There is a popular saying that the map is not the territory- and this is especially true when it comes to how we perceive the world.

Our conscious processing of what’s happening around us is filtered by a number of different things, some of them conscious – others less so. And there are many situations where it’s useful to know what those filters are doing.

This could be because we want to persuade someone to do something – we want a customer to buy, or a loved one to agree to a decision. Or it could be that we want to examine our own reactions to stimulii and circumstances.

We’re going to take a look at this filtering process – how it works, and how xxxxx

The Filtering Process

When you receive information from your senses, your brain first runs the information past a committee made up of your memories, previous decisions, attitudes, core values and beliefs.

They make their evaluation of the information and then pass it one to a more powerful team of players: the distortion, deletion, and generalisation committee!

Distortion takes the information and then decides to add some important information to the emerging idea. It says, “I have heard about this before and last time I heard about it it included …”.

Deletion then comes along and cuts out information it thinks that you don’t need. For example: “The rain in Spain falls mainly on the the plain.” Most people do no see the extra “the”. Your brain says “I have seen this before and it did not have the extra “the” so I will cut it out.”

Generalisations are the big thinkers. They say “I have seen all this before, it was easy, don’t worry about the details”.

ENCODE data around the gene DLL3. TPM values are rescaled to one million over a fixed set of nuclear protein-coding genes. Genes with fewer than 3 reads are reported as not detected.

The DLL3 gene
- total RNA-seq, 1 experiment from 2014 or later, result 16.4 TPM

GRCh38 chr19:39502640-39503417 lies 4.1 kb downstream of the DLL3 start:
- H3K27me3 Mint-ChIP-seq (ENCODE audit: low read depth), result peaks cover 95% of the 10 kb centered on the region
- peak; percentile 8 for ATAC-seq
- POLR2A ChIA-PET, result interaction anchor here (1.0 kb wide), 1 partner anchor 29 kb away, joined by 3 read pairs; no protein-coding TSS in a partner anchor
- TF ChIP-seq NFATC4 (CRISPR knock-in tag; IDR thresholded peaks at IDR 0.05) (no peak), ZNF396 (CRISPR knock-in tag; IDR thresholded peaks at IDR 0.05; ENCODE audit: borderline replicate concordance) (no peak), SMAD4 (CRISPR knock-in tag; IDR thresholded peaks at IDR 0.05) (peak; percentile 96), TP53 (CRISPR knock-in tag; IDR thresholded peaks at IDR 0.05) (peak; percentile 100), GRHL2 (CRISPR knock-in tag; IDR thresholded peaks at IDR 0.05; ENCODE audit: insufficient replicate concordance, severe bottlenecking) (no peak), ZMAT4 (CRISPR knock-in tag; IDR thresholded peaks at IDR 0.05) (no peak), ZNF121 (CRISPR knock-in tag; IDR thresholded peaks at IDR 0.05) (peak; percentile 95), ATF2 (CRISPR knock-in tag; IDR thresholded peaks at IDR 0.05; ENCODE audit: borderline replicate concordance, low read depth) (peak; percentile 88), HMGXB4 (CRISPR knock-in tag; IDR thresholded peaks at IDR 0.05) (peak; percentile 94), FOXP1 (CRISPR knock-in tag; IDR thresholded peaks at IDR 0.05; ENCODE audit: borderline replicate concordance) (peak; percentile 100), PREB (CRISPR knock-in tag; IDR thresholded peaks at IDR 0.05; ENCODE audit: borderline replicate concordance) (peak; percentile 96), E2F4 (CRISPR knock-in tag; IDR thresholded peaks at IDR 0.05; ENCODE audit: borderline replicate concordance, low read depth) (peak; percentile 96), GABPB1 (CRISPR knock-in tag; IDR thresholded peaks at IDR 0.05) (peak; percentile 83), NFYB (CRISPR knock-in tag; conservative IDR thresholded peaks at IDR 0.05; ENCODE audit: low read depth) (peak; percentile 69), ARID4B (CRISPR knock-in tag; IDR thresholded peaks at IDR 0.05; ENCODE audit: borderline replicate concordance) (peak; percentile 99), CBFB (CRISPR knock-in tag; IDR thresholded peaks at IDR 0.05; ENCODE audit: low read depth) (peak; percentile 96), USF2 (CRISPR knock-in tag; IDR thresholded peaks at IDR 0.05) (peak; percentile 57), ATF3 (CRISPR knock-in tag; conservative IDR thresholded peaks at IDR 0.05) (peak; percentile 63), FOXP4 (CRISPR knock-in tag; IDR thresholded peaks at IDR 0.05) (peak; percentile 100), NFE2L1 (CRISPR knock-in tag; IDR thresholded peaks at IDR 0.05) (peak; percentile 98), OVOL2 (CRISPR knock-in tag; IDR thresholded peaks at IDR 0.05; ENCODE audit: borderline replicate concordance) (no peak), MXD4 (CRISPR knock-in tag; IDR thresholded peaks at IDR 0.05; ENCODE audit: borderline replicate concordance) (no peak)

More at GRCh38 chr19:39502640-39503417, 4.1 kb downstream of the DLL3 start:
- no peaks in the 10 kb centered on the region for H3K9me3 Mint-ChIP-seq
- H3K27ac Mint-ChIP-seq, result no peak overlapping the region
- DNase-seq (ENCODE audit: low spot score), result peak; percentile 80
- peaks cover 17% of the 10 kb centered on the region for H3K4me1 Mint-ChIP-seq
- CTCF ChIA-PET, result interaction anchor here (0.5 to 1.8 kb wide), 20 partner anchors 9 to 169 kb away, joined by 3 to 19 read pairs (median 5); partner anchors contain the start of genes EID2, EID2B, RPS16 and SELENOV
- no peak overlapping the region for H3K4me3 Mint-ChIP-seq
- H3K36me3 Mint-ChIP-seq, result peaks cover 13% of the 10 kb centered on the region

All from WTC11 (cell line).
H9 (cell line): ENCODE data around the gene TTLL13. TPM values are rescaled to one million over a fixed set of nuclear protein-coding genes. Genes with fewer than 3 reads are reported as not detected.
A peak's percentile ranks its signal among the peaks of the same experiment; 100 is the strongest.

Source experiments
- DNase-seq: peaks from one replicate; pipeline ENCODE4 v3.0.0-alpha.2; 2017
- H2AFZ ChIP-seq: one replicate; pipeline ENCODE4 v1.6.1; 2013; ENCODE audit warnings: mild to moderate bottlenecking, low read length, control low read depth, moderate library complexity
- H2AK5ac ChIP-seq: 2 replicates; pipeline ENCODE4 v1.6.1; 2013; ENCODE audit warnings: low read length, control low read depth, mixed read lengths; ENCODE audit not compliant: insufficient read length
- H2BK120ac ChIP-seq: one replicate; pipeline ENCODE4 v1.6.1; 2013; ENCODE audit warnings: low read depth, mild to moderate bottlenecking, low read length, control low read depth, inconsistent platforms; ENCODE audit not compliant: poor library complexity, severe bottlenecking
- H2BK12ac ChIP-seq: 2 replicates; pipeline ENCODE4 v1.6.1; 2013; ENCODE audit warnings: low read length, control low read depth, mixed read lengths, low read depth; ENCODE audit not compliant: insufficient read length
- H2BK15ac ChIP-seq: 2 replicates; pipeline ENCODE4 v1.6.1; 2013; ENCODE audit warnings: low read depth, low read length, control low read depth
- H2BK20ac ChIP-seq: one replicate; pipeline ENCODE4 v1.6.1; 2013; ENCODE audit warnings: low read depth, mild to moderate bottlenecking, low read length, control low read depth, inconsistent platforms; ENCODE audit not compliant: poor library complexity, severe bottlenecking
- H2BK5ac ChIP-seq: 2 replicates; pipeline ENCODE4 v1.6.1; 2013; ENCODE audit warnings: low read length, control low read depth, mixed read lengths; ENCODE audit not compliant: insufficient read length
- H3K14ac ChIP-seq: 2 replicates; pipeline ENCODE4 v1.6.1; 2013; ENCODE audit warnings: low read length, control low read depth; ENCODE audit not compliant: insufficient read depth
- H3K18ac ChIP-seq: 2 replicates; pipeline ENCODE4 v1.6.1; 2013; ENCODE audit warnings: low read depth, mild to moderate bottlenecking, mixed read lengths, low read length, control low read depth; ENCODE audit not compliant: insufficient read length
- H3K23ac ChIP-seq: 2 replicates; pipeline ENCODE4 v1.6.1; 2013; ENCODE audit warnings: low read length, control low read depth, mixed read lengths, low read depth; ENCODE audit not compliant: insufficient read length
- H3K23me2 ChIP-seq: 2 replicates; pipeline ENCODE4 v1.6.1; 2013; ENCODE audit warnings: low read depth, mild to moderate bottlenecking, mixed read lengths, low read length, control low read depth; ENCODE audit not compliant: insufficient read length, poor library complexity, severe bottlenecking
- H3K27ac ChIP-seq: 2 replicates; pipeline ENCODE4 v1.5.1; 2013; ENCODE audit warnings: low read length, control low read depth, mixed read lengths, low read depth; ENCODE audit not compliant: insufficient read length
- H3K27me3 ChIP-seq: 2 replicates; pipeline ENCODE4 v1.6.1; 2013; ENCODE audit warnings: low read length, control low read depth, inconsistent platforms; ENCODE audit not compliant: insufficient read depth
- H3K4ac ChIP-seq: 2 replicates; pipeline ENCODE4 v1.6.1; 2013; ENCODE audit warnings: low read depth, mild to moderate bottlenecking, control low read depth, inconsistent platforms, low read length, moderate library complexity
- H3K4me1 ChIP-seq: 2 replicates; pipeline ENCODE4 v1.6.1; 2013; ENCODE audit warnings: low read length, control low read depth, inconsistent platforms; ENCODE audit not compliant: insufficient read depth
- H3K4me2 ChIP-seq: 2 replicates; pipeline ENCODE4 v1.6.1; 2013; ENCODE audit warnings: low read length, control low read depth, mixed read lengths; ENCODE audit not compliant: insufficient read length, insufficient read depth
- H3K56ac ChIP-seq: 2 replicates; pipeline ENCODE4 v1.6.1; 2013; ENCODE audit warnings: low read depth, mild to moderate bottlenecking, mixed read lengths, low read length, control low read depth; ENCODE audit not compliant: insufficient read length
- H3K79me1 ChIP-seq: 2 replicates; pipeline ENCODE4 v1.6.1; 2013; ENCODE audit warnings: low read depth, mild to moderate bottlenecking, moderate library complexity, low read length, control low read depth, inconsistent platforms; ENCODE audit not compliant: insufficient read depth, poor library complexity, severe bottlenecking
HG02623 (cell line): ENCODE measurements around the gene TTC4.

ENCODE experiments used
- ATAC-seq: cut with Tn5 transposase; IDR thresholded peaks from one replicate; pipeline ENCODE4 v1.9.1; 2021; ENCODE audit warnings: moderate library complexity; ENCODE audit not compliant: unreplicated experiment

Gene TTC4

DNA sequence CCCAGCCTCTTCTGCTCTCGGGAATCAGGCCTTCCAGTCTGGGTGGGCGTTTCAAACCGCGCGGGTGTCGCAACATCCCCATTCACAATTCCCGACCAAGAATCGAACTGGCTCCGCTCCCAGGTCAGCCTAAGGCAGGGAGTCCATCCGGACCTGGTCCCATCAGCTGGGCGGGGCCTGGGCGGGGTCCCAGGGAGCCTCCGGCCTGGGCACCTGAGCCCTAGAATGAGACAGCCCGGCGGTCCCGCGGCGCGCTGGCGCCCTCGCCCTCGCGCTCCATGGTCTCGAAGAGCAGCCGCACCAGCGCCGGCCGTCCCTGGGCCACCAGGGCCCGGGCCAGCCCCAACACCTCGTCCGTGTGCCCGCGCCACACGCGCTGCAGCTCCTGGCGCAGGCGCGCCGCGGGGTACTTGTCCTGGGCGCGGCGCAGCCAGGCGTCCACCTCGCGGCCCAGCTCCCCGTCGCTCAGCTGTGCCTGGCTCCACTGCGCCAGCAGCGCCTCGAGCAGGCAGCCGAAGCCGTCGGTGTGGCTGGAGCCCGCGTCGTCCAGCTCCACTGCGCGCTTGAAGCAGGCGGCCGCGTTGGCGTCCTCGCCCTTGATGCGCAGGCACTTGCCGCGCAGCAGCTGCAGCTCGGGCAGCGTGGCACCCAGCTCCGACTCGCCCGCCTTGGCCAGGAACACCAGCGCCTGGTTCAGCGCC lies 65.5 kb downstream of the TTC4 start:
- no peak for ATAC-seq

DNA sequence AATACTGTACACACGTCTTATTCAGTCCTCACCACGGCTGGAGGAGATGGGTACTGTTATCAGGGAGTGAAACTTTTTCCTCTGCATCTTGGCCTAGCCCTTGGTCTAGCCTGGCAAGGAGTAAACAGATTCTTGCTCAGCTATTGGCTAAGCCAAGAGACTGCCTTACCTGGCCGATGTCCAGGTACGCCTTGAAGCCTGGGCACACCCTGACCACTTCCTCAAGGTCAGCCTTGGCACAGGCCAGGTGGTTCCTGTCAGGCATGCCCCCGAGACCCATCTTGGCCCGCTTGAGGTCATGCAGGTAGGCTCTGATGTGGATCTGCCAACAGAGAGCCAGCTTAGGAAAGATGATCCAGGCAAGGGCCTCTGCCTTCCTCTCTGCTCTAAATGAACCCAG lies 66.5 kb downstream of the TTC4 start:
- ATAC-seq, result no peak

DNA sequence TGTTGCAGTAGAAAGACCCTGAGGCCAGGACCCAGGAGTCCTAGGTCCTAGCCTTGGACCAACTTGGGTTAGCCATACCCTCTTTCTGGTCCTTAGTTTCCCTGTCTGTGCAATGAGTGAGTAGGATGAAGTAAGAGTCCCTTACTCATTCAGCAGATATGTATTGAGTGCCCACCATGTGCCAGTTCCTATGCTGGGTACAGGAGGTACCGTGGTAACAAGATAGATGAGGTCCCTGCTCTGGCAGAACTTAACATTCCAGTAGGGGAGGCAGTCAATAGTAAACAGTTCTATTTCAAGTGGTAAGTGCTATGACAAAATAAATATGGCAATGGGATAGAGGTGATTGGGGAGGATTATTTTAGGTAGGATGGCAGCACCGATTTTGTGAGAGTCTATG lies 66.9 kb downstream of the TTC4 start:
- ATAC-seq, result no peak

Meta programmes are the ultimate authorities on how the information is processed, sorted and considered.

When we talk to someone (for instance if we are trying to sell our product to a prospect) we are talking to his or her brain.

Everything we say goes through the process above.

The process in action

For example, you say: “This car is the finest example on the market and it’s very competitively priced”.

Their brain takes in the information and filters it as above in a fraction of a second.

Memories say: “I’ve heard that before, remember when you bought that MG and it turned out to have been a repaired right off. Maybe this is the same.”

Values come in with: “You may be right, but you know, if you’re good to people, they’ll be kind in return. This guy is probably okay”.

Distortion follows on: “Last time I listened to you guys was when we were looking for a house. The estate agent said that house was the finest example on the market and we found a better one for less”.

Deletion steps in: “We’ve bought plenty of cars before and it didn’t matter then whether it was the finest example or not. So, forget about that! What’s the price?”

Finally generalisations have their say: “At the end of the day this guy is a car salesmen and we all know that all car salesmen are dodgy!”

By the time all that processing gets back to you it should sound something like this: “Well I’m sure, to be comfortable with the purchase I think I need to go and look around a bit more.”

The interesting thing to notice is that the conscious you – the one reading this now – doesn’t have all the details as to the reasoning behind that decision.

It’s much like a student handing in answers, but without anything that shows the working out – how the answer was arrived at.

The next step is determining your filters, which you can read about here, or for more in-depth information about Understanding Reality Filters, read the publication on our Empowerment Professionals bookshelf.